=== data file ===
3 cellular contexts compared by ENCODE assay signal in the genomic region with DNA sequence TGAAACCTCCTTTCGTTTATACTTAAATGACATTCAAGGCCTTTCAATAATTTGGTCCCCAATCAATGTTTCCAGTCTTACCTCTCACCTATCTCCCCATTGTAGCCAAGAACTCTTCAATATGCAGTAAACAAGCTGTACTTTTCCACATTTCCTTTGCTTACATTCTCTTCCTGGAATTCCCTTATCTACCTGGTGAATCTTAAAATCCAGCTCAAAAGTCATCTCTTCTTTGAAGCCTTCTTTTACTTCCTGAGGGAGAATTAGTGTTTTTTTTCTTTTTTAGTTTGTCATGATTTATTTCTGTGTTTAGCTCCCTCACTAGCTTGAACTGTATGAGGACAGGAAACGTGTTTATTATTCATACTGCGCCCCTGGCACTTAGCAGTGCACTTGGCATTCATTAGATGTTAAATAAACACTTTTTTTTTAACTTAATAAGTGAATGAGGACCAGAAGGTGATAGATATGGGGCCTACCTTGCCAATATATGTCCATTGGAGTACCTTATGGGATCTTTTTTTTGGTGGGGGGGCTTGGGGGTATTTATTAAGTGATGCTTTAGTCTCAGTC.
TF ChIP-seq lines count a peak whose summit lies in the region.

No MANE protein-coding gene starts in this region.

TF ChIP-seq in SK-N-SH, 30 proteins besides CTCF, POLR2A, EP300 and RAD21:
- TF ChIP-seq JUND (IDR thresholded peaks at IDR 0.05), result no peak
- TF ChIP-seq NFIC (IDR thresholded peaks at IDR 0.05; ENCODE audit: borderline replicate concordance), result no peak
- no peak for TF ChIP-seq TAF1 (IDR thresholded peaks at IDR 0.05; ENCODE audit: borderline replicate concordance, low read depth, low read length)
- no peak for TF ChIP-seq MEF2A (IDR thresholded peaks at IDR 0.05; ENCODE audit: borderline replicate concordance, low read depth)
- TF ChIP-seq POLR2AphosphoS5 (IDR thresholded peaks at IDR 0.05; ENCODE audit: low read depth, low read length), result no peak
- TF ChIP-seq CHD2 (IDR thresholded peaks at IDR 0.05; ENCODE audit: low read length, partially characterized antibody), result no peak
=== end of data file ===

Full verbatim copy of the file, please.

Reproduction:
3 cellular contexts compared by ENCODE assay signal in the genomic region with DNA sequence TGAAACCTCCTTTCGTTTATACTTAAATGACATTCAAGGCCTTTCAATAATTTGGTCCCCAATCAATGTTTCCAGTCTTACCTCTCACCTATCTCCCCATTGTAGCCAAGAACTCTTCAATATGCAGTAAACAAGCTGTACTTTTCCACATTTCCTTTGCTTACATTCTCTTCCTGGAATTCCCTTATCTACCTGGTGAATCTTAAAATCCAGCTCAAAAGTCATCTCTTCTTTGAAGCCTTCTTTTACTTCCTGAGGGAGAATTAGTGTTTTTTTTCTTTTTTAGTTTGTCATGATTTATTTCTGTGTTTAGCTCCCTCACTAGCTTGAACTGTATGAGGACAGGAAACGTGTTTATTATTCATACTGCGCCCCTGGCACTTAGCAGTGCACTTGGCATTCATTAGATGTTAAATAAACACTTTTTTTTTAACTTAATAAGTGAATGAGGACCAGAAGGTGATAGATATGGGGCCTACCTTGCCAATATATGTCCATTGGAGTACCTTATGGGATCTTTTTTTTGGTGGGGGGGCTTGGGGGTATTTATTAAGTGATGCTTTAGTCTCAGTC.
TF ChIP-seq lines count a peak whose summit lies in the region.

No MANE protein-coding gene starts in this region.

TF ChIP-seq in SK-N-SH, 30 proteins besides CTCF, POLR2A, EP300 and RAD21:
- TF ChIP-seq JUND (IDR thresholded peaks at IDR 0.05), result no peak
- TF ChIP-seq NFIC (IDR thresholded peaks at IDR 0.05; ENCODE audit: borderline replicate concordance), result no peak
- no peak for TF ChIP-seq TAF1 (IDR thresholded peaks at IDR 0.05; ENCODE audit: borderline replicate concordance, low read depth, low read length)
- no peak for TF ChIP-seq MEF2A (IDR thresholded peaks at IDR 0.05; ENCODE audit: borderline replicate concordance, low read depth)
- TF ChIP-seq POLR2AphosphoS5 (IDR thresholded peaks at IDR 0.05; ENCODE audit: low read depth, low read length), result no peak
- TF ChIP-seq CHD2 (IDR thresholded peaks at IDR 0.05; ENCODE audit: low read length, partially characterized antibody), result no peak